Photo credit: Samsung Tomorrow

Photo credit: Samsung Tomorrow

For the superstitious, and conspiracy theorists, an Orwellian revelation on this Friday the 13th of February. As reported last week by the Daily Beast, Samsung, the world’s no. 1 manufacturer of HDTVs, is warning customers who use voice commands to control their smart TVs that if they speak “personal or other sensitive information, that information will be among the data captured and transmitted to a third party through your use of voice recognition.” So, “What’s the big deal,” you ask? Essentially, Samsung has given notice that their smart TVs have the capability of capturing and transmitting every word that is spoken within range of the device. Although this is something many of us knew, or at least suspected, now it’s out it in the open.

So be advised: If you’re too lazy to pick up the remote, you may want to keep your conversation with the TV as direct and non-incriminating as possible. Don’t talk about tax evasion, drug use. And definitely don’t try out your Violet Crawley impression.

In theory, that means a private telephone or in-person conversation that you have with another individual could be recorded and sent to an unidentified third party for transcription and voice recognition analysis. The subject of your conversation could be anything from an argument with your spouse, children, or business partner. It could include sensitive salary or financial information, and even credit card numbers—haven’t you ever paid for pizza, sushi, or Chinese-food delivery using plastic? Maybe there are Apple employees with Samsung Smart TVs—that would explain how the upcoming iPhone designs keep getting leaked to the media in advance of release.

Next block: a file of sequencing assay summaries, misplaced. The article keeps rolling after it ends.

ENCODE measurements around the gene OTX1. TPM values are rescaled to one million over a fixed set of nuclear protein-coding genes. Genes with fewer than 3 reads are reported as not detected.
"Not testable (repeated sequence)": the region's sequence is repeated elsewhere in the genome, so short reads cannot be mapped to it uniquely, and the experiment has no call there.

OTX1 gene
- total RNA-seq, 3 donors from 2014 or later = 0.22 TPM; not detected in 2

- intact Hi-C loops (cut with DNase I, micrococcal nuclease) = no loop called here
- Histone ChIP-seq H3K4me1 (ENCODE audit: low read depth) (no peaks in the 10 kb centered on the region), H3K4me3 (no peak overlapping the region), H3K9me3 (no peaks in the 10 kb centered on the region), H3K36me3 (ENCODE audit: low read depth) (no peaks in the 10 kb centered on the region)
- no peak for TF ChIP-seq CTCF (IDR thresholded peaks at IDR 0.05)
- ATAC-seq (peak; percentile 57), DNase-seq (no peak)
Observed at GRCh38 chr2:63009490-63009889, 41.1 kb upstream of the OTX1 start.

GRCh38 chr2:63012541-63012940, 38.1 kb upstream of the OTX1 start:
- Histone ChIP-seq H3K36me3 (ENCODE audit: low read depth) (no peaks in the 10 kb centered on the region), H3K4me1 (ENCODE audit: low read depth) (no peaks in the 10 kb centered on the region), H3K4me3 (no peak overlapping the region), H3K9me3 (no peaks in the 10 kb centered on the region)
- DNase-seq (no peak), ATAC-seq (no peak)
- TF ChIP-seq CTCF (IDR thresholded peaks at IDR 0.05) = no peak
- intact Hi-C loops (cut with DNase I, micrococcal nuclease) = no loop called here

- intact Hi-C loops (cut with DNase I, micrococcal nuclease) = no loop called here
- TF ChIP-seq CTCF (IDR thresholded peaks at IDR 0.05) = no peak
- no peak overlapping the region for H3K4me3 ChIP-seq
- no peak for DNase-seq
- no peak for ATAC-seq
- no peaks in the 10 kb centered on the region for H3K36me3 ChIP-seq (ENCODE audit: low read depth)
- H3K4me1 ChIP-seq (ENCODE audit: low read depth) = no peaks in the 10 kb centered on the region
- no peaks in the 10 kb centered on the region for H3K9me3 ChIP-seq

Samsung issued a response to the news about its recently discovered privacy policy, saying that they take their customers’ privacy “very seriously,” and that they use “industry-standard security safeguards and practices, including data encryption, to secure consumers’ personal information and prevent unauthorized collection or use.” But now that we know this data is out there, everybody knows it’s out there, including banks, insurance companies, employers, the government, and the data brokers who collect and sell the most intimate details of consumers’ lives to those organizations. It’s bad enough that it’s possible to mine data containing consumers’ television viewing habits, but now we have to worry about private conversations that we have in—what we believe to be—the privacy of our own homes. If we can’t even be certain of our privacy when we’re in our own homes, what’s left of privacy at all? Why even bother keeping the Fourth Amendment (what’s left of it)?

Of course, you can turn off the voice recognition feature(s) on the TV, but then you’re not taking advantage of one of its most convenient and advanced functions, not to mention that even that doesn’t completely solve the problem. Here’s what Samsung says in its privacy policy about what happens when you turn off voice recognition: “While Samsung will not collect your spoken word, Samsung may still collect associated texts and other usage data so that we can evaluate the performance of the feature and improve it.”

And that’s just Samsung. What about all the other HDTV brands, not to mention voice activated GPS devices, Xbox, and even Siri? What speech are they capturing and transmitting to third parties? If we don’t take steps to protect our privacy, we might find ourselves living in a world where our insurance rates are higher because, based on things said in our living rooms, we are deemed to engage in risky behavior, or we are passed up for a promotion at work because we criticize our superiors when telling our spouses about our workday.